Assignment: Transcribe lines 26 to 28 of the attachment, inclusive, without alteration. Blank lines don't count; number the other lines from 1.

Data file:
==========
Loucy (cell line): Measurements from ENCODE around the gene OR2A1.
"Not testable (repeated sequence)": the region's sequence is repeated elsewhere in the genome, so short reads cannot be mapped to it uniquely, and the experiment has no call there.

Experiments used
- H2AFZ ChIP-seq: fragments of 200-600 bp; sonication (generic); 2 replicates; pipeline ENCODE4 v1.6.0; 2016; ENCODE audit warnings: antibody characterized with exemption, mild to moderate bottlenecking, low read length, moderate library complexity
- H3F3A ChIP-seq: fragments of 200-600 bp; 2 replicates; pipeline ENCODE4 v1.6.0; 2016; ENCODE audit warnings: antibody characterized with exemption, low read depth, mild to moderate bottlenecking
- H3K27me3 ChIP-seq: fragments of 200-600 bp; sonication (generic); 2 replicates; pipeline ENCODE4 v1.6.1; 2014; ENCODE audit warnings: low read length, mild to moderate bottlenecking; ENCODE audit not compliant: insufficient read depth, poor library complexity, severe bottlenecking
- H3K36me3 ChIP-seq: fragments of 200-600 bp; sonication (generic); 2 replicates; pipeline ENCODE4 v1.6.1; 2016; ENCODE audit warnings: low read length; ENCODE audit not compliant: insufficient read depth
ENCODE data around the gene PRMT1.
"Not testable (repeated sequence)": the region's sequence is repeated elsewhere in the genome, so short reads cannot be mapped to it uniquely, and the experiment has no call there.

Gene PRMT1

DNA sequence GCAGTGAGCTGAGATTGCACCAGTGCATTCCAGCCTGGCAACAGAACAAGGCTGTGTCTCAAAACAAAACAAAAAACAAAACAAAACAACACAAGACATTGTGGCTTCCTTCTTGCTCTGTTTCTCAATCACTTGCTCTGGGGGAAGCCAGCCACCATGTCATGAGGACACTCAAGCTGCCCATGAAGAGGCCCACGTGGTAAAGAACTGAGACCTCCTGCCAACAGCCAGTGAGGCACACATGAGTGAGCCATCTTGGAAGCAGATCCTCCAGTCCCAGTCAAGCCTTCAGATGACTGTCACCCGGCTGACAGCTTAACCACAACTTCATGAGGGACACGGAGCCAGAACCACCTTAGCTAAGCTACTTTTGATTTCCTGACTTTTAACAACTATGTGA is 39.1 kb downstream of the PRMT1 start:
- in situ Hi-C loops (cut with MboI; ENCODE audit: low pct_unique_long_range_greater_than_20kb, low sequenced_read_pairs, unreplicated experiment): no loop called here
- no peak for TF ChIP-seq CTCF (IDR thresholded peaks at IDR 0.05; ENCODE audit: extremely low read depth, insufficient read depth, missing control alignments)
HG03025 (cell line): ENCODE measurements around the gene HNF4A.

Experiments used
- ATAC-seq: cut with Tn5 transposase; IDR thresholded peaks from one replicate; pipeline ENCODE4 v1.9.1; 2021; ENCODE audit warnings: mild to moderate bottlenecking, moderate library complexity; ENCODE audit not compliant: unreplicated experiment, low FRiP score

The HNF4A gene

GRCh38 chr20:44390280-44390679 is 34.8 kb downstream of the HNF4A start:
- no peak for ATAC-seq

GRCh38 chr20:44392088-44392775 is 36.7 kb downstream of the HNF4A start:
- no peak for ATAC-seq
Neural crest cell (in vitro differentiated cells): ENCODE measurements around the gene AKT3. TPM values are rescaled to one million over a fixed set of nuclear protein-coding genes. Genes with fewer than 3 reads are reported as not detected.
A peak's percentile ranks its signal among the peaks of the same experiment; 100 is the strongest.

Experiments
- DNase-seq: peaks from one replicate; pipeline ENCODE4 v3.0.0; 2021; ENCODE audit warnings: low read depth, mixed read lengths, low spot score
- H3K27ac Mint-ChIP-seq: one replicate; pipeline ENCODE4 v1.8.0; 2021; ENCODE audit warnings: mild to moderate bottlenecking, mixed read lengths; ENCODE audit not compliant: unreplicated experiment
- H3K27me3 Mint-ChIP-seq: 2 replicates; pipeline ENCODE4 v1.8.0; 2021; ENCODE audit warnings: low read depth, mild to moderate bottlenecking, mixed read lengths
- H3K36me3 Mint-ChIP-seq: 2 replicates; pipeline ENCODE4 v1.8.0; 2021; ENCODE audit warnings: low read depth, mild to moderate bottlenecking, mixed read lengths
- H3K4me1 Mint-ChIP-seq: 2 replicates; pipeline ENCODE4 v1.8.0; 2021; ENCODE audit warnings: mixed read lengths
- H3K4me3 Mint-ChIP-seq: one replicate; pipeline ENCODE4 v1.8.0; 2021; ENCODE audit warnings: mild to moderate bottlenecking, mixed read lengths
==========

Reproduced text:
- H3K27ac Mint-ChIP-seq: one replicate; pipeline ENCODE4 v1.8.0; 2021; ENCODE audit warnings: mild to moderate bottlenecking, mixed read lengths; ENCODE audit not compliant: unreplicated experiment
- H3K27me3 Mint-ChIP-seq: 2 replicates; pipeline ENCODE4 v1.8.0; 2021; ENCODE audit warnings: low read depth, mild to moderate bottlenecking, mixed read lengths
- H3K36me3 Mint-ChIP-seq: 2 replicates; pipeline ENCODE4 v1.8.0; 2021; ENCODE audit warnings: low read depth, mild to moderate bottlenecking, mixed read lengths